About Lincoln Murphy

I am a Customer Success-driven Growth Consultant. I wrote the Customer Success book which you can buy at Amazon. If you need help growing your SaaS, request at least a 15-minute call with me via Clarity. Be sure to join my mailing list - I send awesome stuff to the list every week or so. Also, connect with me on LinkedIn or follow me on Twitter.

Comments

  1. I would agree that cancelling customers don’t represent much of an opportunity. However, it’s still possible to screw things up further!

    For example, A user is cancelling because they no longer need you service. This doesn’t mean they have a negative relationship to you! Perhaps they’ve outgrown you service, or they’ve just laid off their development team and no longer need a project management tool. Whatever. The point is, you can still make things worse.

    Currently that customer can still be a great advocate for you. “I wish we could still use DogSentry, and it would be perfect for your team, but our investors insisted we use CatSentry because they have a funny cat gif notification”. “We really liked the friendliness of DogTales but had to leave them due to EU data protection rules specific to our industry. Luckily you won’t have that problem so I definitely recommend them!”

    The problem with thinking “cancellations aren’t an opportunity” is that you think there’s nothing left to lose.

    In the past year, 3 companies turned my relationship from “meh”, “not for me”, and “I’ve outgrown this”, into “I will pro-actively warn any one against using your services”. How? Oh, two played a little trick called “you can only cancel by phone”. The reasoning, which they both admitted to, was that I was cancelling anyway so they thought it wouldn’t matter inconveniencing me in the name of customer research. The third one pulled a stunt called, “oh, you cancelled your subscription? Ok, we’ll delete all your account data too even though there’s 3mths of usage left”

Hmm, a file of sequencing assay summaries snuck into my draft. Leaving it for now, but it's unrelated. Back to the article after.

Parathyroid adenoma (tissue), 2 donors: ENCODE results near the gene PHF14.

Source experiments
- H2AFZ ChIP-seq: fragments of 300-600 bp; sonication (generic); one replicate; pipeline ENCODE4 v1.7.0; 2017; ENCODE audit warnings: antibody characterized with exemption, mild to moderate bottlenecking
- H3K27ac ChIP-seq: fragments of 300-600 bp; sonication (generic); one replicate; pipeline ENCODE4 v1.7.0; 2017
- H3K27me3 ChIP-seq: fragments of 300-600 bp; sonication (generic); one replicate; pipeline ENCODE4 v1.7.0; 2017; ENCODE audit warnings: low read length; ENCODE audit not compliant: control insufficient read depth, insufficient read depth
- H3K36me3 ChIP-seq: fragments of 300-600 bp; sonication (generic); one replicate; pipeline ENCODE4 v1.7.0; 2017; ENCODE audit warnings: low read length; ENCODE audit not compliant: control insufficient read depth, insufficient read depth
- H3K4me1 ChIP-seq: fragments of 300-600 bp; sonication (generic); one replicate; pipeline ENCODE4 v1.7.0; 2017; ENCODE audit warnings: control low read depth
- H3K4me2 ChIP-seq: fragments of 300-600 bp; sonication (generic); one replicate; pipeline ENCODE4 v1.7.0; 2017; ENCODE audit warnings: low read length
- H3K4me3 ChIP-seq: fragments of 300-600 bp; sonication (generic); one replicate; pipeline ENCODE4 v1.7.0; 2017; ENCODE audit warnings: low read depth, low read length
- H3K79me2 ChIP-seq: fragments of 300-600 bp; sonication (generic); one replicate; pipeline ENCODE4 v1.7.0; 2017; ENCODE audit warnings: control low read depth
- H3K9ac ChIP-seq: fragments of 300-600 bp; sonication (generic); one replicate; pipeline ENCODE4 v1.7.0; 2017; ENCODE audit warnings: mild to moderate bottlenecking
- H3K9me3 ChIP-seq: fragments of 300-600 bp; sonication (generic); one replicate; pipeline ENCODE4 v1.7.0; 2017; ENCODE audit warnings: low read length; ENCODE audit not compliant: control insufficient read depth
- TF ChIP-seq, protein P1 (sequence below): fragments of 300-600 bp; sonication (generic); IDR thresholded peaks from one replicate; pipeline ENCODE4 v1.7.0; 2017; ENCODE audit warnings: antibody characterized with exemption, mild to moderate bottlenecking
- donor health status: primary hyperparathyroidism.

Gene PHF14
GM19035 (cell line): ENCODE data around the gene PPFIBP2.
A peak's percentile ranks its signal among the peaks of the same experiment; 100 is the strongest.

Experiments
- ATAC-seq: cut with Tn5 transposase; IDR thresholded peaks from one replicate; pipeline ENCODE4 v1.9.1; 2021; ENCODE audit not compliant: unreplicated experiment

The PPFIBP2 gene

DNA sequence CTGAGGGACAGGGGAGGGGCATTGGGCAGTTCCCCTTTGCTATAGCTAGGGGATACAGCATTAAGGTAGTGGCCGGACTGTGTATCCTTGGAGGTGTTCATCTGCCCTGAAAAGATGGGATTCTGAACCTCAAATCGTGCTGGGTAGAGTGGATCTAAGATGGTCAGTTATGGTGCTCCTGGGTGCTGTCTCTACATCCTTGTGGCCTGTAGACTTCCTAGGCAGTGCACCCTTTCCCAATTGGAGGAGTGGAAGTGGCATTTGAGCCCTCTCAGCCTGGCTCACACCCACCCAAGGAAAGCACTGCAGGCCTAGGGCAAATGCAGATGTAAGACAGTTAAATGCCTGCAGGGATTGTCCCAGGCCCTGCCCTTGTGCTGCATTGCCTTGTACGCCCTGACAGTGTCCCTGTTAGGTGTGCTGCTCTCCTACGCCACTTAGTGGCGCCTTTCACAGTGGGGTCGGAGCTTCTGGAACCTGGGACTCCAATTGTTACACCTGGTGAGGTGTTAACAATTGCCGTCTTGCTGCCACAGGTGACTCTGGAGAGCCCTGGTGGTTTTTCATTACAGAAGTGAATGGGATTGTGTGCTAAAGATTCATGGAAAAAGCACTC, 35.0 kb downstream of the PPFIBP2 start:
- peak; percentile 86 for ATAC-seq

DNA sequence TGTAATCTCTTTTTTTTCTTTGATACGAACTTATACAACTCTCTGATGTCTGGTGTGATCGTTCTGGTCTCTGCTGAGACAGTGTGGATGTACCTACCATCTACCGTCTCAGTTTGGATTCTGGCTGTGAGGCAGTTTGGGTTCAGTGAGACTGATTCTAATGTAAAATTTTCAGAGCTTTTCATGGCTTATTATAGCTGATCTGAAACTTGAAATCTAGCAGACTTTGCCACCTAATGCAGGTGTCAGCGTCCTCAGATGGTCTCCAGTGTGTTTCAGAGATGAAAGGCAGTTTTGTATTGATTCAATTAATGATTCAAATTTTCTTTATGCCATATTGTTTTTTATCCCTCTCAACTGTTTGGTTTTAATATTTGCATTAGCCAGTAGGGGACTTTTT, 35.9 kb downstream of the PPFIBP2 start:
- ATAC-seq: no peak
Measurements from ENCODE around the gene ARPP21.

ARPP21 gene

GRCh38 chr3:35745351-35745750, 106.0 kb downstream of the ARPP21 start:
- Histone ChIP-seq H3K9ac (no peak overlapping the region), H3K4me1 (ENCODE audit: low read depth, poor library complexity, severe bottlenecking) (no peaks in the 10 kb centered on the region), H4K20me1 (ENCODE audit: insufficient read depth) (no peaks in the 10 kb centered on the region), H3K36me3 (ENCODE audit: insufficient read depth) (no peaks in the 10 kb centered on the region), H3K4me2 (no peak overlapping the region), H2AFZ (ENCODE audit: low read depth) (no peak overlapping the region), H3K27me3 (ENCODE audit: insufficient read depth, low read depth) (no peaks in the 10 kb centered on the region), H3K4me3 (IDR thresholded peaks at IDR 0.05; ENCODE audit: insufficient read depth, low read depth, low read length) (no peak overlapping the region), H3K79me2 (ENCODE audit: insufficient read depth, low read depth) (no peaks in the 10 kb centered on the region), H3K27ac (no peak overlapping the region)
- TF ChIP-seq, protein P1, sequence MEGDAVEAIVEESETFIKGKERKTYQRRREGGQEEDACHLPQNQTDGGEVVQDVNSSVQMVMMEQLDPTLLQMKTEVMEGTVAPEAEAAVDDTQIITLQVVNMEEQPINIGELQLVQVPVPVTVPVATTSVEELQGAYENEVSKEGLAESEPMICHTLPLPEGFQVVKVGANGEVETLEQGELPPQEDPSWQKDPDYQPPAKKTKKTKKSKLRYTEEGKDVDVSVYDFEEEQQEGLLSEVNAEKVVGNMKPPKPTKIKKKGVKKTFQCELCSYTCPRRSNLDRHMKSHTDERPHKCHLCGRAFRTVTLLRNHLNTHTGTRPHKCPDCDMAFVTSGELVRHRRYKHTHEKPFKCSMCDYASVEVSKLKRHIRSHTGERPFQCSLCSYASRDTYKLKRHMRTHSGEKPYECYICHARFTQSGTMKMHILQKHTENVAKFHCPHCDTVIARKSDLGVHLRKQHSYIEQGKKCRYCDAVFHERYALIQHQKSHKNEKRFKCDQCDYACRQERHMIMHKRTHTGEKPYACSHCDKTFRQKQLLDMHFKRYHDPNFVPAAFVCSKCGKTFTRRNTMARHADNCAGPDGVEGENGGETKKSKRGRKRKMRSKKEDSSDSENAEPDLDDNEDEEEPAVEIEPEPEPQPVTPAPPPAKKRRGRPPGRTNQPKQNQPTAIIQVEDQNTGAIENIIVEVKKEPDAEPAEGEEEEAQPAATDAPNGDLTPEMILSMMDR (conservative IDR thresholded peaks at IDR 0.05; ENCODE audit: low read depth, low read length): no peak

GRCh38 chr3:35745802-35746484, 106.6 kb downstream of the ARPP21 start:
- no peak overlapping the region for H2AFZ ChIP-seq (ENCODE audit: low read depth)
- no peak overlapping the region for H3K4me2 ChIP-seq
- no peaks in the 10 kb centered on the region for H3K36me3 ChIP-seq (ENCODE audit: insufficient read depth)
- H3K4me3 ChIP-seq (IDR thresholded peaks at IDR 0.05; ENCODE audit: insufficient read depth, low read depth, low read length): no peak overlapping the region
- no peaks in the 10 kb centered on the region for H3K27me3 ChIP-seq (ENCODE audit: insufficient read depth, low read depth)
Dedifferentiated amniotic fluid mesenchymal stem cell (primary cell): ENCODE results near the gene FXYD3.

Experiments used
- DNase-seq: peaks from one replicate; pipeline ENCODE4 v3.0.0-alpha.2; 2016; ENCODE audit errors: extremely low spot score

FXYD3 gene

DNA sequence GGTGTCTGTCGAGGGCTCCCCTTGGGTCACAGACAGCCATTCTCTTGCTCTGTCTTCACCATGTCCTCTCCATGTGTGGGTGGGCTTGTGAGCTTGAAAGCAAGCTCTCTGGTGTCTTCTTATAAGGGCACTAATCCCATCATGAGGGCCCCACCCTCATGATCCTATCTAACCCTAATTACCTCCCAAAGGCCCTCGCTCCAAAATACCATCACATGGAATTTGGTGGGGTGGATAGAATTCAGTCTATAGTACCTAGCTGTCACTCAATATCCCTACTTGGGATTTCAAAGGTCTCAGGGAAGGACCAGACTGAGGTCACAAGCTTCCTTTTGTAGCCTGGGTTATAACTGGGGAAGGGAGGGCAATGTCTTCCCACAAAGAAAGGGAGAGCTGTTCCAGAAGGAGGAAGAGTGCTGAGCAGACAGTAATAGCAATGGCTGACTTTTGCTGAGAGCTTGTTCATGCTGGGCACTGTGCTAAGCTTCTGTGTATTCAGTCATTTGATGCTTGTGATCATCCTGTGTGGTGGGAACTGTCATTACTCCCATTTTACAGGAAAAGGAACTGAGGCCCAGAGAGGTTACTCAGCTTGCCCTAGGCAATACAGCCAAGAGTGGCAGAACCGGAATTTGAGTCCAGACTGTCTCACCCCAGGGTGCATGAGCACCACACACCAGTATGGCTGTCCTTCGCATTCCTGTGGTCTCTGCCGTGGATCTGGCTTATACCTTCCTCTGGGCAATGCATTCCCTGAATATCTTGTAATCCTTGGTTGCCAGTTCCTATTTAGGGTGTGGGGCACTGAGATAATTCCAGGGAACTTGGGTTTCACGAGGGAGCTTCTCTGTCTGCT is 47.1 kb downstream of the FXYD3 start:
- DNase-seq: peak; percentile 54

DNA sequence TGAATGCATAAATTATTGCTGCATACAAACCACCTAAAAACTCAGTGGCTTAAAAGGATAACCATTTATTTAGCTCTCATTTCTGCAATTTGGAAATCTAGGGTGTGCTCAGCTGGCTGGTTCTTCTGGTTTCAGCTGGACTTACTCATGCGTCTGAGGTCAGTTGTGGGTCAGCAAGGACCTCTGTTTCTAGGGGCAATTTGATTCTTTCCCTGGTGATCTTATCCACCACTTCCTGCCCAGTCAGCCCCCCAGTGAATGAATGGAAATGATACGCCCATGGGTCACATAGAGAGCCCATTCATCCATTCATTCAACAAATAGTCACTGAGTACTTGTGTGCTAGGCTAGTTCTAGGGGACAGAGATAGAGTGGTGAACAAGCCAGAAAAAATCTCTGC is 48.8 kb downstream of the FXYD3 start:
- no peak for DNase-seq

Specifics aside, managing that cancellation flow is extremely important because you can lose more than a customer.

    • Good points, for sure. If you have customers that are transient in nature – they come and go – it’s up to you to know that and perhaps offer a way to preserve their account when they’re ready to come back.

      If your customers are legitimately short-term, and there’s nothing you can do to change their thinking to make them long-term customers, then you would create a different cancel flow, one that just lets them move on.

      Your point about not having anything to lose is totally valid, but honestly… companies that think that aren’t going to pay attention to most of the other stuff I said because it involves focusing on your Customer’s Desired Outcome. They clearly don’t care about that.

  2. Lincoln,
    I read on a previous article your thoughts about long term contracts. The question I have is what are your thoughts on how to handle customers who sign long term deals but stop paying intentionally to be shut off and try to get out of the contract? There are many financial benefits to having long term bookings and customers should honor those contracts…

    • It’s not that contracts are inherently bad; many companies require contracts with their vendors. The problem is when we say “Well, that customer has a 3-year contract so that means they’ll stick around for 3 years… why do I need to mess with them after they sign?”

      If you have a contract, you need to ensure the customer is successful so they’ll buy more (revise the contract to add seats, add-ons, etc.), so they’ll renew and stay longer, and so they won’t try to game the system like you described. If your customer was getting value from their relationship with you, they would probably not be looking for a way to get out of the contract.

      You can do whatever you need to do legally to enforce the contract, but if the customer wants out that bad, they aren’t getting value. So while you’re trying to force them to stick around for financial reasons, maybe also try to figure out a way to get them back on the path toward success. Otherwise, you’re just prolonging them inevitable… they certainly won’t renew. And in the meantime they’re going to talk smack about you, hurting your total addressable market and ability to efficiently acquire other customers.

      Contracts are fine, but they aren’t a substitute for Customer Success.

Trackbacks

  1. […] Lincoln Murphy of Gainsight introduces two concepts he uses to reduce friction for cancelled customers to get back on board: Cancel Intent and Cancel Flows in “Two Ways to Reduce SaaS Cancellations” […]